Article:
If you think robots might one day take over the world, you may have an active imagination or maybe you’ve just witnessed the Clash at Clarion, the Regional High School Robotics Competition Friday, Feb. 22, in the Gemmell Multi-Purpose Room.
There were 162 students from 13 different regional high schools forming 36 teams to compete for a variety of robot prizes such as the Judges Award which went to The Breakfast Club of Rocky Grove; the Design Award to DuBois 2 of DuBois High School; and the Excellence Award to SA-BOT-AGE OF North Clarion. Each team created their bots using a Vex Robot kit, but had the task of custom designing their bots however they saw fit in order to score the most points and endure a day's worth of match-ups.
Finally, the Champion bots were narrowed down from a day of grueling two-minute matches where students from four teams must demonstrate their robot's autonomous abilities – in other words, it's ability to perform a programmed function. In the same matchup, teams also must have their robots perform (via remote control) tasks to earn points, all while the clock is ticking under laser lights and the screams of cheering fans.
One fan and fellow competitor, Dan Gatesman, could be heard shouting "Nice autonomous!" ringside during the last match of the day because brainy encouragement is par for the course at a robotics competition.
Teams also form alliances with other teams to maximize on gaining points during matchups.
Jody Strausser, associate professor of Computer Information Science at Clarion University, said often teams form alliances with teams from other schools after seeing the other school's robot perform a skill better than their bot and vice versa.
After the last match of the day, the RobotChicks from North Clarion found their robot
climbing to the center tier inside the matchup ring – the place you want to be when
the clock runs out. SA-BOT-AGE claimed the other champion spot.
The ladies of the RobotChicks said robotics was something they sort of stumbled into as an elective course at North Clarion.
"It was just an elective we could take," said Abby Gatesman of North Clarion High School.
But Gatesman and her teammates agreed that it's a fun hobby that they'd like to continue.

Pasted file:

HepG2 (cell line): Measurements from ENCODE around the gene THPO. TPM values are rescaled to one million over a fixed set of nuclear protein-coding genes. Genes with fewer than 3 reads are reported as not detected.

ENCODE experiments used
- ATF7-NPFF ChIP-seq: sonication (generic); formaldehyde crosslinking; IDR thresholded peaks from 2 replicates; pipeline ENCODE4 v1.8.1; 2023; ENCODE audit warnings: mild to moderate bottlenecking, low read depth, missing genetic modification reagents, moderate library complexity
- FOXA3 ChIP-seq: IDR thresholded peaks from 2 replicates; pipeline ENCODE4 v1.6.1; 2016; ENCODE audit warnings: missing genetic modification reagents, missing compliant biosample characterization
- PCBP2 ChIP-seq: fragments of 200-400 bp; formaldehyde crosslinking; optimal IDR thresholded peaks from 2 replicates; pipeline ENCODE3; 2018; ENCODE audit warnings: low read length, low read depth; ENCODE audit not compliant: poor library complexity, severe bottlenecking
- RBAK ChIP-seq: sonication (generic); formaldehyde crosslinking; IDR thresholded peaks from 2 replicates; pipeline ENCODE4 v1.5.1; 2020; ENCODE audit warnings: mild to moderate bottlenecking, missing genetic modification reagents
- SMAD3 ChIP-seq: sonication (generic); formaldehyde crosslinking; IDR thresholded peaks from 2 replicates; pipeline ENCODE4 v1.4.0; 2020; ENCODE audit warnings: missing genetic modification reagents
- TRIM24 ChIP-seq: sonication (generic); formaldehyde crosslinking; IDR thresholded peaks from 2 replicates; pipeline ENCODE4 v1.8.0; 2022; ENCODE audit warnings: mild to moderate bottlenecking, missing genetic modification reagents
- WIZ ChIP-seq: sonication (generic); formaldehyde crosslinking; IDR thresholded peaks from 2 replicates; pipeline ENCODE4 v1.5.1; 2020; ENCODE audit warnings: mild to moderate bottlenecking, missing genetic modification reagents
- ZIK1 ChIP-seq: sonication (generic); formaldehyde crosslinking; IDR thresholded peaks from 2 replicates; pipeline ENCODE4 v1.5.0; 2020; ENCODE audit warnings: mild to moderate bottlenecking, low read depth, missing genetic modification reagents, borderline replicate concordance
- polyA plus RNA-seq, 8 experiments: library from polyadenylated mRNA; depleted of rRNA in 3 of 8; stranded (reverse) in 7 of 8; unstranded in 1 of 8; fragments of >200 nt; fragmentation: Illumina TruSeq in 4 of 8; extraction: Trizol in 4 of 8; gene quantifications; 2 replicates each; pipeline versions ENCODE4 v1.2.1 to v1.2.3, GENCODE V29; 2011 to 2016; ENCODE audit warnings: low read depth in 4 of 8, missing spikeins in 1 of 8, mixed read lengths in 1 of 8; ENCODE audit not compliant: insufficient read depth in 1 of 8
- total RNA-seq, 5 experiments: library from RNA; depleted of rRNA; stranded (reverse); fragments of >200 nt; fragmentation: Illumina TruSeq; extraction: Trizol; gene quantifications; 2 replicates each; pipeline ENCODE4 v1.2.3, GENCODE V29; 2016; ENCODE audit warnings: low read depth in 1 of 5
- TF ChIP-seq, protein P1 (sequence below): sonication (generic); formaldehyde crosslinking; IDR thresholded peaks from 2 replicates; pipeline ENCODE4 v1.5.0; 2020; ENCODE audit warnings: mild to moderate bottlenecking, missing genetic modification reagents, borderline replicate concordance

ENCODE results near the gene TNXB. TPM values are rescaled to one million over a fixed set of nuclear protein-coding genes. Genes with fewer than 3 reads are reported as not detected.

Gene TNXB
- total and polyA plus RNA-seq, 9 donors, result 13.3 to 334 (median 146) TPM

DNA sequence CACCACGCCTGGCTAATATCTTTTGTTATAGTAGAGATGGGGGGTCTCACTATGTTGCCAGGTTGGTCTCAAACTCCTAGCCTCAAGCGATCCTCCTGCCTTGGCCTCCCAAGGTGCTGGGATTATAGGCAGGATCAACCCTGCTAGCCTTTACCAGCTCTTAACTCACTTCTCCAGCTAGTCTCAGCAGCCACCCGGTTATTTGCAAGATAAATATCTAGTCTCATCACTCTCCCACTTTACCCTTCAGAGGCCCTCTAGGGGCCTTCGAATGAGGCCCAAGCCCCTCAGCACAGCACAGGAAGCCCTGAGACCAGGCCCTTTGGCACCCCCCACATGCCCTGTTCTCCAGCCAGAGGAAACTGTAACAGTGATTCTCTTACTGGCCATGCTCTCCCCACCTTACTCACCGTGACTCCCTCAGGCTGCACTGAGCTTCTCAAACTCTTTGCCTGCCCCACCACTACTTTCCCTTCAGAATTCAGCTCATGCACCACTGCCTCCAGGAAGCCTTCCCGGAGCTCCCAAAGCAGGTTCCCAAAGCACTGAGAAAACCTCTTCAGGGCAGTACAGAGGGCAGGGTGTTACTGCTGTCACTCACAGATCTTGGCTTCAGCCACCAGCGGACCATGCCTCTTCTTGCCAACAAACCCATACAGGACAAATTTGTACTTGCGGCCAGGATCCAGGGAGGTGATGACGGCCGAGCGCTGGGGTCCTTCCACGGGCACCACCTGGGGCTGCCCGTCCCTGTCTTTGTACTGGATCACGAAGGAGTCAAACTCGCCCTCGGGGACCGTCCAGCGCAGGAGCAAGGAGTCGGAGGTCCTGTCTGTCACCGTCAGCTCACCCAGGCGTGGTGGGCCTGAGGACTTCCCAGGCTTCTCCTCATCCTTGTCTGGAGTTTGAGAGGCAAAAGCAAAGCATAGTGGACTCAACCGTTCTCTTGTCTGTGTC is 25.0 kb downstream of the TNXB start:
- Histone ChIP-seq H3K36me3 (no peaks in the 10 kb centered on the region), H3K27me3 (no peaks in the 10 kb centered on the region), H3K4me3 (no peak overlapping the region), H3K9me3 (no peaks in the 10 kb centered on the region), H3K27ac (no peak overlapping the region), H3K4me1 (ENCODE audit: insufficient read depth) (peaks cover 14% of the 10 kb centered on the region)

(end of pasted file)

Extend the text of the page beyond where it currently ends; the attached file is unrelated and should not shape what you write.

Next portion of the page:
"We're going to take the class next year," said Haley Bauer from North Clarion High School.
Other schools don't offer electives in robotics but had students take up the hobby on their own, which was the case for River Perry and teammate Daniel Fisher from Cranberry High School.
"It just kind of seemed fun," Perry said.
But building and programming a robot is time consuming as the Cranberry boys found out.
"It's hard for us because we don't have a class," Fisher said.
There's also a lot of trial and error that goes into robot construction. Blaze Welpott and Hope Spuck from DuBois Area High School had just lost a match but were happy because they discovered a new way for their bot to earn points in the ring.
"We're really excited. We just found out how we can hit the third flag (the highest
flag at the competition)," Spuck said.
Like the North Clarion students, Spuck and Welpott found robotics when they opted to take an engineering class at DuBois Area High School.
"We were happy to jump on that train," Welpott said.
Strausser explained that it's important for us to start thinking differently about robotics.
"Everything is moving more toward automation," Strausser said. "People will be repairing the robots that do the assembly line work."
Strausser was awarded the Volunteer Award at the competition but he was quick to recognize the many volunteers from the education and computer science departments who made the event possible.
"Without them this would not have happened," Strausser said.
Area high schools that participated were:
- North Clarion
- Redbank Valley
- Oil City
- Valley Grove
- Franklin MS Field Setters and Helpers
- Venango Technology Center
- East Forest
- West Forest